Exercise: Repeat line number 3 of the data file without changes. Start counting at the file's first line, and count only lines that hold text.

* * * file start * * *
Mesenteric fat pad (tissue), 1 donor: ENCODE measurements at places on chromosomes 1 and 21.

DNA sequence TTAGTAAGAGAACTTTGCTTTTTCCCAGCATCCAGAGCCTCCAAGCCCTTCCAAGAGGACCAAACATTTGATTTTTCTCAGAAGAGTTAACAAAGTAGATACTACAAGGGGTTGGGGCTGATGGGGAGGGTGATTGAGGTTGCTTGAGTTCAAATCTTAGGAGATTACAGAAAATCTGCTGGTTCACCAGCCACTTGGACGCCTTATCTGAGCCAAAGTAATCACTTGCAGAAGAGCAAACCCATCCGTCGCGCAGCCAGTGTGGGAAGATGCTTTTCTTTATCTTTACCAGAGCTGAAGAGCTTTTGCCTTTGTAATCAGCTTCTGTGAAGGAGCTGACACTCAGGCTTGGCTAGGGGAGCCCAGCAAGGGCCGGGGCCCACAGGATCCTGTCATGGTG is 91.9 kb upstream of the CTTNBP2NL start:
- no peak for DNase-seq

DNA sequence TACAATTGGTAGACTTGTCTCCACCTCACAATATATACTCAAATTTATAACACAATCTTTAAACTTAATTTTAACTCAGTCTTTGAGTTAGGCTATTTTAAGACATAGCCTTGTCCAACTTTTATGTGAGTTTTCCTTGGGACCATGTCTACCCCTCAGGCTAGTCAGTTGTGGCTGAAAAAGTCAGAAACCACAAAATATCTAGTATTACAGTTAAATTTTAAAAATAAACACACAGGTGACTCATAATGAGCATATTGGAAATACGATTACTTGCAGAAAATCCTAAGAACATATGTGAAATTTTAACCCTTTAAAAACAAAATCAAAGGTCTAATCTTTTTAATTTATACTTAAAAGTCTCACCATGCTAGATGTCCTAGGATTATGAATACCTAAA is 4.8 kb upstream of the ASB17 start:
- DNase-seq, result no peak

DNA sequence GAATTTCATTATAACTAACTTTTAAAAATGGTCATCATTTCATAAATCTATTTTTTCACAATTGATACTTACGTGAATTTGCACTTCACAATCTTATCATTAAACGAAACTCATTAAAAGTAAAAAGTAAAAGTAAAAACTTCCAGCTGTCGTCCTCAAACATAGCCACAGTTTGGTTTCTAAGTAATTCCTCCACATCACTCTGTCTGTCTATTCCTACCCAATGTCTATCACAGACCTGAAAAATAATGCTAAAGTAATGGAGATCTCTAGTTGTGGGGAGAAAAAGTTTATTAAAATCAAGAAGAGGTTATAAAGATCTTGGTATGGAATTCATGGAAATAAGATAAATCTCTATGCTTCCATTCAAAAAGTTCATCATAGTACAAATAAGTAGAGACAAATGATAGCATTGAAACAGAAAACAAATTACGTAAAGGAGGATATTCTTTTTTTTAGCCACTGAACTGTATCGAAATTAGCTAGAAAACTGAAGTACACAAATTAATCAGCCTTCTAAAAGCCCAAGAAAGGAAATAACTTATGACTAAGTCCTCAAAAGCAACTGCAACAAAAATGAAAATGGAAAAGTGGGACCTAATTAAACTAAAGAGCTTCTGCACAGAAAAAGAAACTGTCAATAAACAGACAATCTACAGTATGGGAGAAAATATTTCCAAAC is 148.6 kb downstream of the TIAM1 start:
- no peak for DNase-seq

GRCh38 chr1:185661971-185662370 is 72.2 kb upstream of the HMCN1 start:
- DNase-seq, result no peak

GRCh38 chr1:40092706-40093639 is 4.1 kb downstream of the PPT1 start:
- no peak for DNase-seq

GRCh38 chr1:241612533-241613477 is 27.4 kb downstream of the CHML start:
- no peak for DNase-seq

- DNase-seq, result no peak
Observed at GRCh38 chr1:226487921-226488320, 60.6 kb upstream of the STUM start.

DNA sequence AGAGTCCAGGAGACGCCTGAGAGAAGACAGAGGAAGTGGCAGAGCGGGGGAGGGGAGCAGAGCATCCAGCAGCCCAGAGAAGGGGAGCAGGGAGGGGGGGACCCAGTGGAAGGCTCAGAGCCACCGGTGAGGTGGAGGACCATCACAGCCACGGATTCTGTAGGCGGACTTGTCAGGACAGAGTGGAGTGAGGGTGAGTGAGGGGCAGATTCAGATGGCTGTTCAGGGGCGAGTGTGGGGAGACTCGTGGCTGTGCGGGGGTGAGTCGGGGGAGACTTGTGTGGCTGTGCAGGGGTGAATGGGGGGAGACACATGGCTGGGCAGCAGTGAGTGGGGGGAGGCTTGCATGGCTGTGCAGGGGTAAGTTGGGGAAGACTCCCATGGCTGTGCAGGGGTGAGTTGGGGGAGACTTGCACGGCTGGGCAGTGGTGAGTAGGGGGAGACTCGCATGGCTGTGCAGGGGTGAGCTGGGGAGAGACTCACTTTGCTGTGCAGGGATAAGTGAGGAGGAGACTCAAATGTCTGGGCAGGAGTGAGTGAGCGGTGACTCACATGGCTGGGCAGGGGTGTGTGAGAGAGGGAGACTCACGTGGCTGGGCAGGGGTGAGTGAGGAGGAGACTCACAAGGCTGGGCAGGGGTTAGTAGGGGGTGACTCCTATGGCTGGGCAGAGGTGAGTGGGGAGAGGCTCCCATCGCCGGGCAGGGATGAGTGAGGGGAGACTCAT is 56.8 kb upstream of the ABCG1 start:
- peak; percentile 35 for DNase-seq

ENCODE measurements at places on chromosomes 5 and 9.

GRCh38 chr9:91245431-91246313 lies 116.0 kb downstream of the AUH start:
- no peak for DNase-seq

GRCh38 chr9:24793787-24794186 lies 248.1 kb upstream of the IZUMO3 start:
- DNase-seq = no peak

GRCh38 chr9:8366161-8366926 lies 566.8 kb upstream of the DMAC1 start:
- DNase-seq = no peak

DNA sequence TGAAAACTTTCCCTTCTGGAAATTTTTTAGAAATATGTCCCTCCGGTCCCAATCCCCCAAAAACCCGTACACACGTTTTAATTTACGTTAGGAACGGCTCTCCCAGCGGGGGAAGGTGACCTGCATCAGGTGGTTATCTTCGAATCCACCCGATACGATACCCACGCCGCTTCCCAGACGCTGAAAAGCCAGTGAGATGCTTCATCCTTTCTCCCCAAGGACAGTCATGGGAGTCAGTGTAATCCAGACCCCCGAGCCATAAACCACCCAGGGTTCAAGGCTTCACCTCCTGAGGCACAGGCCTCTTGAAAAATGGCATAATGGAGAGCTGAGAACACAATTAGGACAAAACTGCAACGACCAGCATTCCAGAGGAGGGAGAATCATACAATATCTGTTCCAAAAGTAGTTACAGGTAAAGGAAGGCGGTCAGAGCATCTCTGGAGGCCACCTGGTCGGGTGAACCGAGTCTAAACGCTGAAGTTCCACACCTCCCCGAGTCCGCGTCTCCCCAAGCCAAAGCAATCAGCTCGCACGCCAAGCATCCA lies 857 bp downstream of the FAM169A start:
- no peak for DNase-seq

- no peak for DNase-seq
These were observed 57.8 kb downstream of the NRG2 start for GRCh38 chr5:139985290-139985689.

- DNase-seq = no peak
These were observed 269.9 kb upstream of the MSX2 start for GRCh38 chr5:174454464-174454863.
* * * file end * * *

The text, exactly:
- no peak for DNase-seq